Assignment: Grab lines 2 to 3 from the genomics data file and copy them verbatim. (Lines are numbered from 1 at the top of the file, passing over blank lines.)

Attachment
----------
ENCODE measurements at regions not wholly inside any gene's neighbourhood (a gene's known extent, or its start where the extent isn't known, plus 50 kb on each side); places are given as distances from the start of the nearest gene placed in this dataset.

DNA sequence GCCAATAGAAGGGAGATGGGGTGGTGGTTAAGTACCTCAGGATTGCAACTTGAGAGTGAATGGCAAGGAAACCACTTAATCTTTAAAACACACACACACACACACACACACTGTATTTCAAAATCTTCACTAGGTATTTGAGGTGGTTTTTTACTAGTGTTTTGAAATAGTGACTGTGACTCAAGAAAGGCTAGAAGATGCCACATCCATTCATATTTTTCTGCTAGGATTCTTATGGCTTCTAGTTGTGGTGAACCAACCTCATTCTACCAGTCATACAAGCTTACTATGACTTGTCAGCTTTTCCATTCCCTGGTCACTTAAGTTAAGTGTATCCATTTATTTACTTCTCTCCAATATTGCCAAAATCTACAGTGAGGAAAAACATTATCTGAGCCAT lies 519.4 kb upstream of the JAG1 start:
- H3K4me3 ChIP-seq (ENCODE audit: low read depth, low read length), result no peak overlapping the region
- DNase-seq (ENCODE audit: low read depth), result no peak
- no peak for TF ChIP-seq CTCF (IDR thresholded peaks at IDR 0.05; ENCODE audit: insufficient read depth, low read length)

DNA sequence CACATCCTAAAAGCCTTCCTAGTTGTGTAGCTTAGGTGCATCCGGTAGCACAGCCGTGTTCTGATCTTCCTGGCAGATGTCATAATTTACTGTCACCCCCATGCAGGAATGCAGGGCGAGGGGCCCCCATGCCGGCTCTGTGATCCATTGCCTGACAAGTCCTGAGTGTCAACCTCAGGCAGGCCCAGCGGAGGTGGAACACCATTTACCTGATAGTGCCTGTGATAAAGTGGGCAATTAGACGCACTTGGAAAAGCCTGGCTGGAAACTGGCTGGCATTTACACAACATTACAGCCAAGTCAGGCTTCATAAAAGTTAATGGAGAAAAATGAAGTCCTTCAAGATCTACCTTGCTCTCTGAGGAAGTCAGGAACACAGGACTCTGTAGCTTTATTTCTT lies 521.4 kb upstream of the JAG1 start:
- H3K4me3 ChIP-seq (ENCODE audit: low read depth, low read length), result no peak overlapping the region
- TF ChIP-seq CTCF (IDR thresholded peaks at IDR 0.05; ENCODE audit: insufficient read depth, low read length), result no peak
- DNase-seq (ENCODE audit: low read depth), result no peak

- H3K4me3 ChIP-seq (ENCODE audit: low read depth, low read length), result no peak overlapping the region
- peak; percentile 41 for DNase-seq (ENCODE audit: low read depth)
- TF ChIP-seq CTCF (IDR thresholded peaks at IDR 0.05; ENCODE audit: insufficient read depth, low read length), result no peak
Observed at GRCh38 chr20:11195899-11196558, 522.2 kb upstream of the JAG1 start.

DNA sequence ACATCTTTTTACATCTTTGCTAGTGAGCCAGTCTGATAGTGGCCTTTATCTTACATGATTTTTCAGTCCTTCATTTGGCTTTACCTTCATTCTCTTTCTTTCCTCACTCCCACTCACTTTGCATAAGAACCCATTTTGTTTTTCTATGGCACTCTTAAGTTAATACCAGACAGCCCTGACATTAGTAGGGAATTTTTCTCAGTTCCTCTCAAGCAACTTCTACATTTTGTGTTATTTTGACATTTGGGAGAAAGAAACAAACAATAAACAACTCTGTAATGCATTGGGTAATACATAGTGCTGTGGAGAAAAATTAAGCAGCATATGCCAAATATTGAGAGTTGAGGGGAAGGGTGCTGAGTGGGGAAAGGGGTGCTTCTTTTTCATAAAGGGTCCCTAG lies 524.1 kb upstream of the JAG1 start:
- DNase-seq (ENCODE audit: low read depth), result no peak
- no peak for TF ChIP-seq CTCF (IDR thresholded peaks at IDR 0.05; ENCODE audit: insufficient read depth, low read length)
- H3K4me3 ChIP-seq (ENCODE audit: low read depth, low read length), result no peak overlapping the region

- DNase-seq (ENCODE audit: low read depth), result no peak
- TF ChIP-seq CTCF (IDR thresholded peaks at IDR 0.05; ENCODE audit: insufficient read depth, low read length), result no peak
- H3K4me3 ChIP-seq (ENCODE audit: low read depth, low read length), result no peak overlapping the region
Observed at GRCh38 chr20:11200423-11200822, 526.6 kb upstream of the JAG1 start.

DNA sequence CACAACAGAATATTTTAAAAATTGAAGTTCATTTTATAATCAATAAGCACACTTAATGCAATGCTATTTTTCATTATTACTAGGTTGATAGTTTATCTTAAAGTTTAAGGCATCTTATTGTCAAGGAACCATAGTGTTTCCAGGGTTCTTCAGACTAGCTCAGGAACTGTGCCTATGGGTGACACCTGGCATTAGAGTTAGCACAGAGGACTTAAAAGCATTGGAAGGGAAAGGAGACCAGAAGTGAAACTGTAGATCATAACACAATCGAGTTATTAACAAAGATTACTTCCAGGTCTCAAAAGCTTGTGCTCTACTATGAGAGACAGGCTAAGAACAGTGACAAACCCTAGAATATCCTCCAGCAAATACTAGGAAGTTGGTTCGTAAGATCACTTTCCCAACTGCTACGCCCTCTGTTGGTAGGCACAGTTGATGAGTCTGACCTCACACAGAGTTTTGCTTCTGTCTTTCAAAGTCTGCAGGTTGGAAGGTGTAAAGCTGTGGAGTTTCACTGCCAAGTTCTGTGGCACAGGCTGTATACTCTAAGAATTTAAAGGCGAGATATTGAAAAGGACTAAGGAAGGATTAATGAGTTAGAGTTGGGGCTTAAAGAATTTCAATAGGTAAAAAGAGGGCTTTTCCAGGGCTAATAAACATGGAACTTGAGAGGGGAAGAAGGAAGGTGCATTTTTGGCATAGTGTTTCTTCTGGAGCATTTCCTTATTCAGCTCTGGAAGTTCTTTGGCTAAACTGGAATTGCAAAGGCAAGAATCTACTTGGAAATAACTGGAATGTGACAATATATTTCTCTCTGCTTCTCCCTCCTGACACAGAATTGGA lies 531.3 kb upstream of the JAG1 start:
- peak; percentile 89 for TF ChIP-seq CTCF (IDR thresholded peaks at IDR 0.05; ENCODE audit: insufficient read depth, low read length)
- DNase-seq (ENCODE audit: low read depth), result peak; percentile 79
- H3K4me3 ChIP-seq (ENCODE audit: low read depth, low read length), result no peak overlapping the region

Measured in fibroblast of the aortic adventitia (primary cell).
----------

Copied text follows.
DNA sequence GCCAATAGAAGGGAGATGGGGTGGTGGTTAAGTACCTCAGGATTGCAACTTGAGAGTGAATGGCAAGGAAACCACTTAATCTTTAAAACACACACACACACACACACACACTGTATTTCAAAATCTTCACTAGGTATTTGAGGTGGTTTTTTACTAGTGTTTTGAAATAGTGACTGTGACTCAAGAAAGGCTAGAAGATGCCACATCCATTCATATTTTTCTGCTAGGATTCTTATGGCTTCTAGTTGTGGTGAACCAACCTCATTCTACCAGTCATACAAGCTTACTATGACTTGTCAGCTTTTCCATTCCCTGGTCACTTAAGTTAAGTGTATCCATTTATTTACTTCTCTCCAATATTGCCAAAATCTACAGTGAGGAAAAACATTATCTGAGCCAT lies 519.4 kb upstream of the JAG1 start:
- H3K4me3 ChIP-seq (ENCODE audit: low read depth, low read length), result no peak overlapping the region